One thing to keep in mind is that agencies that operate remotely will need to work harder to foster unity and culture among their remote team. Being distant from your team can make it more challenging to build and uplift interaction and communication among employees. It takes extra work, especially when water-cooler talks and open-door policies may no longer be an option.
Virtual hiring processes – interviews & orientation
Many home care agencies have begun to pursue virtual interviews and orientation in place of in-person.
Contrary to popular belief, virtual interviews can still be a good way of deciding if someone will be a positive addition to your team. Some argue that virtual interviewing makes it more difficult to see your interviewee, their body language, and how they react to certain questions; however, there are many workarounds to this, and one major one includes using video conferencing programs. Virtual interviews don’t just have to be done over the telephone. You can now use platforms like Zoom, Skype, FaceTime, Google Hangouts, or Google Meet for face-to-face interaction.
While it’s possible that some elements of the interpersonal interaction are tough to replicate over videoconferencing, many agency owners report other benefits that might serve as trade-offs: improved show-up rates, for example, as well as the ability to more easily connect caregivers and interviewers who may live in different areas.
The same goes for virtual orientations – and in many cases is almost no different than hosting an in-person orientation. Before hosting an online orientation, you should be slightly more prepared by sending out documents and information ahead of time via email. Then, as your training progresses, your new employees will be able to follow along with the required documents, information, and curriculum.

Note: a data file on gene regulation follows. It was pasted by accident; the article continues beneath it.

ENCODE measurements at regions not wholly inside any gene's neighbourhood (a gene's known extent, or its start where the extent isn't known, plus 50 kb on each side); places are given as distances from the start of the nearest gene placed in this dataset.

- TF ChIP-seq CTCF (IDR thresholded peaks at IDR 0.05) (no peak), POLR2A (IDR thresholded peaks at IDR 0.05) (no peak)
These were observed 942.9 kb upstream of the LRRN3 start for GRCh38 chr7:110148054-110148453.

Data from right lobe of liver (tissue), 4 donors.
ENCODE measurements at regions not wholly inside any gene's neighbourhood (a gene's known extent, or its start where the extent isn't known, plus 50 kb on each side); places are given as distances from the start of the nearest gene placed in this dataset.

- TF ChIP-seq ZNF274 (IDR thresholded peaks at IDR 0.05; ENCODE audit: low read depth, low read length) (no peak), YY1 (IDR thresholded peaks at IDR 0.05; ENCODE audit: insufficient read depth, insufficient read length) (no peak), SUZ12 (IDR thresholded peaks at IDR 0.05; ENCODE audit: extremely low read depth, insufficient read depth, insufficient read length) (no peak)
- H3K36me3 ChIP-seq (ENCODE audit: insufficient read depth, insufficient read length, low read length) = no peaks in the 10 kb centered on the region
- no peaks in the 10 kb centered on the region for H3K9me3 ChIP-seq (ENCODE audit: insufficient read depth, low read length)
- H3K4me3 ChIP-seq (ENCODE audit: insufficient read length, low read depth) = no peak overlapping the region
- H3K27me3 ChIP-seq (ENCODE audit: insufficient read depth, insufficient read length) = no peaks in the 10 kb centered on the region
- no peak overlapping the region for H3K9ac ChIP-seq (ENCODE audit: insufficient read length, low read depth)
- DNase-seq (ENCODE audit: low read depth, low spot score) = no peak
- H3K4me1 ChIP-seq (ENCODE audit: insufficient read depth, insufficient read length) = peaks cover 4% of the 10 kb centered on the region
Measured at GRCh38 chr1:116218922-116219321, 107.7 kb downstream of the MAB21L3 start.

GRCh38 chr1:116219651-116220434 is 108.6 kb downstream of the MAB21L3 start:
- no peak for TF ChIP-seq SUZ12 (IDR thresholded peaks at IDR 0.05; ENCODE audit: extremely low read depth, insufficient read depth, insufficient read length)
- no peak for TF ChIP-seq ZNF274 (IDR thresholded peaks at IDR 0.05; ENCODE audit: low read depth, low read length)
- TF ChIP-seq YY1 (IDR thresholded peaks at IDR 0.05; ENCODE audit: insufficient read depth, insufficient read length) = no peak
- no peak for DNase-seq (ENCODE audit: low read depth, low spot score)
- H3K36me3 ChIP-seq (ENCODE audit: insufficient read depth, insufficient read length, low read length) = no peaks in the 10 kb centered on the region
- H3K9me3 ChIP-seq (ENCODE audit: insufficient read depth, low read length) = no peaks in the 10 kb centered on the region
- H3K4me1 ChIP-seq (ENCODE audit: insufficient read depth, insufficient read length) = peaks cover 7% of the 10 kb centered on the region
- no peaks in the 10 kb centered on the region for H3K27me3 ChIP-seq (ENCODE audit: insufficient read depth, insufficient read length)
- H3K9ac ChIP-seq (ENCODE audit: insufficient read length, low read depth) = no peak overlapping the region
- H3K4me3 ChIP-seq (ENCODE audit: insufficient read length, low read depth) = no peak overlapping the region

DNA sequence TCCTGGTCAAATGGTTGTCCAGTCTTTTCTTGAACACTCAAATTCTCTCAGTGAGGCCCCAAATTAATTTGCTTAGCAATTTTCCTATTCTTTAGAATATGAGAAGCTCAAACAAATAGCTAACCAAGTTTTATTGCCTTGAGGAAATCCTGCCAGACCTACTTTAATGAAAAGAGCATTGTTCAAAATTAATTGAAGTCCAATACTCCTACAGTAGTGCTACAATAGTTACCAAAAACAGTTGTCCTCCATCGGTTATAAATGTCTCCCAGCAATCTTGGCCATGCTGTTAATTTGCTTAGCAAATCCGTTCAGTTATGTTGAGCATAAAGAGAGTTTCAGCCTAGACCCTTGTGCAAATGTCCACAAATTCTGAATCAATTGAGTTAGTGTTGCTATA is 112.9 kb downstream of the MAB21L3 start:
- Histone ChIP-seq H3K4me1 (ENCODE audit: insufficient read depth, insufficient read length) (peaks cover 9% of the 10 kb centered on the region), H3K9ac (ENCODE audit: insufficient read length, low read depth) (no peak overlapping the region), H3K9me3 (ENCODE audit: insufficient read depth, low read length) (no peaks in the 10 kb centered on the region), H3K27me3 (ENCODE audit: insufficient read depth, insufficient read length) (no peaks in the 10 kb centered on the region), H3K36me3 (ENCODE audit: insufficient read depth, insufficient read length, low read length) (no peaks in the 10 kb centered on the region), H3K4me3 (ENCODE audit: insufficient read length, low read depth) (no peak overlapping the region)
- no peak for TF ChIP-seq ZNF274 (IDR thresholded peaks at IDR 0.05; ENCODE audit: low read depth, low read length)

Adapting to a telehealth model of care
In a study conducted earlier this year by the Home Care Association of New York State, nearly half of the agencies surveyed said they have experienced patients or family members refusing entry of home care personnel.
In this manner, telehealth has become a necessity for home health agencies who wish to help those who are wary of having caregivers/nurses in their home. This also goes for patients who are already quarantined, sheltering in place, or social distancing.
Many agencies have adapted to an inclusive telehealth model that allows patients comfort knowing that there is no risk of exposure. Telehealth and virtual care allow a safe, technology-based care and communication method without the need for extensive precautions such as PPE, sanitization, and more.
Increased usage of technology
While using technology in home care isn’t a new idea, many agencies are starting to make some major changes in their approach.
After talking with Andrea Cohen, CEO at Houseworks, we learned that one step they’ve taken is to provide tablets to their caregivers to establish peace of mind during these seemingly crazy times. By using hand-held technology, caregivers can continuously be inputting client information while sharing real-time updates with family members who might not have the opportunity to be present. The caregivers become the eyes and ears and can easily translate that to the clients’ loved ones.
Communication across the industry has skyrocketed – due in part to the increased usage of technology – and client/caregiver satisfaction scores have risen as a result.
We’ve noticed that home care agencies have been adopting new (and old) technologies at a much faster rate. It’s becoming a necessity, and those who aren’t adapting are now in the minority.
Some of these technologies include: